Microscopy Images as Interactive Tools in Cell Modeling and Cell Biology Education
Tania C. Araujo-Jorge,*§ Tania S. Cardona,* Cl´ udia L.S. Mendes,* ´ a Andrea Henriques-Pons,* Rosane M.S. Meirelles,* Cl´ udia M.L.M. a * Luiz Edmundo V. Aguiar,† Maria de Nazareth L. Meirelles,‡ Coutinho, Solange L. de Castro,* Helene S. Barbosa,‡ andMauricio R.M.P. Luz*
*Laboratory of Cell Biology and ‡ Laboratory of Cell Ultrastructure, Department of Ultrastructure and Cell Biology, Oswaldo Cruz Institute—Fiocruz, Av. Brasil 4365, Rio de Janeiro, Manguinhos, RJ 21045-900; and † CEFET—Qu´mica, Rua Lucio Tavares 1045, Centro, Nilopolis, RJ 26530-060, Brasil ı ´
Submitted August 29, 2003; Revised February 7, 2004; Accepted February 10, 2004Monitoring Editor: Mary Lee Ledbetter
The advent of genomics, proteomics, and microarray technology has brought much excitement to science, both in teaching and in learning. The public is eager to know about the processes of life. In the present context of the explosive growth of scientiﬁc information, a major challenge of modern cell biology is to popularize basic concepts of structures and functionsof living cells, to introduce people to the scientiﬁc method, to stimulate inquiry, and to analyze and synthesize concepts and paradigms. In this essay we present our experience in mixing science and education in Brazil. For two decades we have developed activities for the science education of teachers and undergraduate students, using microscopy images generated by our work as cell biologists. Wedescribe open-air outreach education activities, games, cell modeling, and other practical and innovative activities presented in public squares and favelas. Especially in developing countries, science education is important, since it may lead to an improvement in quality of life while advancing understanding of traditional scientiﬁc ideas. We show that teaching and research can be mutuallybeneﬁcial rather than competing pursuits in advancing these goals.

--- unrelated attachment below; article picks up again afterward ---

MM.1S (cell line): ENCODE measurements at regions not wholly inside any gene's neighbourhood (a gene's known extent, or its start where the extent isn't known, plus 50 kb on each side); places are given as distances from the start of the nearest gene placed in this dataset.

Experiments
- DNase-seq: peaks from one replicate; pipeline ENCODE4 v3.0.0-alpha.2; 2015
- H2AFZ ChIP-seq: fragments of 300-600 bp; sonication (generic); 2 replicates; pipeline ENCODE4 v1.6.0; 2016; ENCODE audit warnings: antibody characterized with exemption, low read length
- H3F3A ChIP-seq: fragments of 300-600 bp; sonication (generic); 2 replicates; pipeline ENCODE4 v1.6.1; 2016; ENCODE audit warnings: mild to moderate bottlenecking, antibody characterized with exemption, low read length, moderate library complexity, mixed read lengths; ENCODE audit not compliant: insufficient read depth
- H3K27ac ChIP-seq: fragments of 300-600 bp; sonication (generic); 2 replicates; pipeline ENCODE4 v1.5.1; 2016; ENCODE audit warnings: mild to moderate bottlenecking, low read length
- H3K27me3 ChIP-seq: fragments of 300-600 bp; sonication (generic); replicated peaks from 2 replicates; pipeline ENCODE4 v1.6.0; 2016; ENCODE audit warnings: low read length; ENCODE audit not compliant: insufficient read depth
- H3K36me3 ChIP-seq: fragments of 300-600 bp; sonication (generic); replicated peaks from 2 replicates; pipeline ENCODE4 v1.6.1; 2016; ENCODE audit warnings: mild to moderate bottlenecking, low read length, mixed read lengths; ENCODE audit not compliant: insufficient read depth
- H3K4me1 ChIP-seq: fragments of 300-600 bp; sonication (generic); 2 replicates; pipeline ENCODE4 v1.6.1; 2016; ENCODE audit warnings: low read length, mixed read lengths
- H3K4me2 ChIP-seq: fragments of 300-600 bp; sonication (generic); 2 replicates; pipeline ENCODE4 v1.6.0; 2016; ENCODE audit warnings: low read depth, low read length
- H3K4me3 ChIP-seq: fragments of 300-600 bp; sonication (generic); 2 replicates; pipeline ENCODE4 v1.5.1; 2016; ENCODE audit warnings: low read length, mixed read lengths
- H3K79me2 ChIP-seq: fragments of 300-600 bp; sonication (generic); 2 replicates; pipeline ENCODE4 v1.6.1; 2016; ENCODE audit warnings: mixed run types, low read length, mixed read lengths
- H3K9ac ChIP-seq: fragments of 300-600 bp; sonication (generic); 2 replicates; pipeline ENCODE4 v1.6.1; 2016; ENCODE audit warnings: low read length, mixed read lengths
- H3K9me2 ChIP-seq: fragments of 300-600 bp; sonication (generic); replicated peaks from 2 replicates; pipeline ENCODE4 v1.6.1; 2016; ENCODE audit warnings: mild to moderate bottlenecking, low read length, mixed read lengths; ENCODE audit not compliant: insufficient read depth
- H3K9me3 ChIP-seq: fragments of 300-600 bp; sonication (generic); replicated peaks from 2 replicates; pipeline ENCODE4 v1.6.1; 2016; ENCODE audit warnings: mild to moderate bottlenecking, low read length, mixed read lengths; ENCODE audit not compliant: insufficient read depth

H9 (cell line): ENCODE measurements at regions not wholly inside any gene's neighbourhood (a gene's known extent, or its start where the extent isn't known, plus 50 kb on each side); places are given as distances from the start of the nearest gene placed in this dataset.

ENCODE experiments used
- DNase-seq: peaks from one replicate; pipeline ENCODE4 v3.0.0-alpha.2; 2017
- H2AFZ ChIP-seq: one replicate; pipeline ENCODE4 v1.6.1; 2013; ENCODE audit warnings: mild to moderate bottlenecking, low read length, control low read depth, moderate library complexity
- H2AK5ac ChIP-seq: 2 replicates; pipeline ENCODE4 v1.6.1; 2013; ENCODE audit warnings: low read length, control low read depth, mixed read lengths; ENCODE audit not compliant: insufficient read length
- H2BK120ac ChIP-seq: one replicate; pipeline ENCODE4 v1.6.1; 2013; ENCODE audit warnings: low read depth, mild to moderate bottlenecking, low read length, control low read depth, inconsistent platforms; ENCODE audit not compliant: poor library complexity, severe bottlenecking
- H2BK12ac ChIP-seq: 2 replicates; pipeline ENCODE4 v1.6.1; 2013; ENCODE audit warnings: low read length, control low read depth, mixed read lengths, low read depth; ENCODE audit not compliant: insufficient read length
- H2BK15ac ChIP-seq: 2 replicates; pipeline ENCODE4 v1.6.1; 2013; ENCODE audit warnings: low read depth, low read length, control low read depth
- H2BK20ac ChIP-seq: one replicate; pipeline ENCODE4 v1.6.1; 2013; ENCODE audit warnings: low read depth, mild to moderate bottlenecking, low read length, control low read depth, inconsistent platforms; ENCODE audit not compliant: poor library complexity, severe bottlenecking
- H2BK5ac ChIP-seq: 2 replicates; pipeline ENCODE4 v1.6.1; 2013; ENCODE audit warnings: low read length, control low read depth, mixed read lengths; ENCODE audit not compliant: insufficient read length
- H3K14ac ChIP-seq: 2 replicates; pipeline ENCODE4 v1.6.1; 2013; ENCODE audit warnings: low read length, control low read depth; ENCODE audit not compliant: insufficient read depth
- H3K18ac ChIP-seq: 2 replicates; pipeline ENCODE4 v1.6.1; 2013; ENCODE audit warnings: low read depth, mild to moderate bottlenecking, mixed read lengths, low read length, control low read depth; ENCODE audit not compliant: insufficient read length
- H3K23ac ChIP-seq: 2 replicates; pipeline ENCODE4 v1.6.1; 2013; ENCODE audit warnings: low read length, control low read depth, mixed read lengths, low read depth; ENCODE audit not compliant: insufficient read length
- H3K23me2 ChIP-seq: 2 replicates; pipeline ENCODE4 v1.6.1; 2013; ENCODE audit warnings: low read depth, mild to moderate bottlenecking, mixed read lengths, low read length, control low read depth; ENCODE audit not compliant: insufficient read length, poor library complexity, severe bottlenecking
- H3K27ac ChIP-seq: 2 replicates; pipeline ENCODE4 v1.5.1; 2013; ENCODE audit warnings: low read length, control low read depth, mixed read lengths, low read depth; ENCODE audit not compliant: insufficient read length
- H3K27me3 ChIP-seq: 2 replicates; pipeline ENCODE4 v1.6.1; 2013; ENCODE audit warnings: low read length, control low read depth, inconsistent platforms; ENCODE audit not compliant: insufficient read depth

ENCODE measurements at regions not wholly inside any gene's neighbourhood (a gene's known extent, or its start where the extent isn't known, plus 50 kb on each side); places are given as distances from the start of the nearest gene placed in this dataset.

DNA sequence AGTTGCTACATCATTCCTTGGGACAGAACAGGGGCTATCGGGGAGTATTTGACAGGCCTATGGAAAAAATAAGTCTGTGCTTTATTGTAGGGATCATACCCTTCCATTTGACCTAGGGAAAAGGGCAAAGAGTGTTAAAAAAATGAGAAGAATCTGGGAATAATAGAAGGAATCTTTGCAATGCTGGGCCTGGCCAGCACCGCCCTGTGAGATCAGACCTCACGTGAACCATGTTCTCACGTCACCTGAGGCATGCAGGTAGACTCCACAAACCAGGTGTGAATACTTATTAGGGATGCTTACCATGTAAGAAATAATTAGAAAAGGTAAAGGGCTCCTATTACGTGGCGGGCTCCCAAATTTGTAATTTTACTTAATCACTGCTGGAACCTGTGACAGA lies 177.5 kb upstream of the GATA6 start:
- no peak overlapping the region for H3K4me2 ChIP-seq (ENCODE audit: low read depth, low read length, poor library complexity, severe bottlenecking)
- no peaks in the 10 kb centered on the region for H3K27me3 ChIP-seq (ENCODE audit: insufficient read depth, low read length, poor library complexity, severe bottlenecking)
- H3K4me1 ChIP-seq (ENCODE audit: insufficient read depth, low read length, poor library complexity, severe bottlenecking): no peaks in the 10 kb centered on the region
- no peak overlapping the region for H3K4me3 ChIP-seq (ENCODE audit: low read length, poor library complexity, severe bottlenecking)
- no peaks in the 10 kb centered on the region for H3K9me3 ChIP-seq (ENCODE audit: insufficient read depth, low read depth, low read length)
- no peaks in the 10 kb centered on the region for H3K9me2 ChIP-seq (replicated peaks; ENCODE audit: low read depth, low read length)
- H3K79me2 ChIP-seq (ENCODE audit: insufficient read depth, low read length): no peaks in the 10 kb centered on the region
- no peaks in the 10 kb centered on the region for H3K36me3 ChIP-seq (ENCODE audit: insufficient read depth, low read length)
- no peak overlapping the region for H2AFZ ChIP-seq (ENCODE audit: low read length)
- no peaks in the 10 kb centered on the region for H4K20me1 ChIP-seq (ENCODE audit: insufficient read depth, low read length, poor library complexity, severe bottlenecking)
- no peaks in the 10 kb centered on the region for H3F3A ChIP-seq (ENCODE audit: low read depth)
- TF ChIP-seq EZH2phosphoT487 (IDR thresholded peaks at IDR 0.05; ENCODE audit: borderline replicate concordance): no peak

Keywords: microscopy, high-school students
“Education has to be an integral part of science” —Bruce Alberts, President of the U.S. National Academy of Sciences (Opening address to the ASBMB meeting, May 1999, San Francisco)
The advent of genomics, microarray technology, protein structure determination, carbohydratechemistry, and catalytic RNA, among others, has brought much excitement to science, both in teaching and in learning (Huang, 2000). The public is eager to know about the processes of life, with cell biology and biochemistry at the center of the excitement. In the context of the explosive growth of scientiﬁc information, modern cell biology faces many challenges such as popularizing basic concepts ofstructure–function relationships of livDOI: 10.1187/cbe.03-08-0010 § Corresponding author. E-mail address: taniaaj@ioc.ﬁocruz.br.
ing cell, introducing people to the scientiﬁc method, stimulating inquiry, and reviewing general concepts and paradigms (Barghava, 1995). Undergraduate science education is challenged in countries that are large science producers, such as the United States (NationalScience Foundation, 1996), as well as in countrie that contribute to global science to only a minor extent, such as Brazil (Castro-Moreira, 2003). In Brazil, students and teachers are not familiar with real cell images and are introduced to cell biology mainly through premade drawings and diagrams that do not facilitate any real inquiry into cell structure or function. Some innovative strategiesto address these challenges have been developed, such as introducing research activities for students (Lanza, 1988); reading classical papers, reproducing classical experiments, analyzing results, and stimulating inquiry into new and old questions (Chiappetta, 1997; Uno, 1997); using research data in classrooms (e.g., http://www.loci.wisc.edu/outreach/); and mixing science and art in chemistry...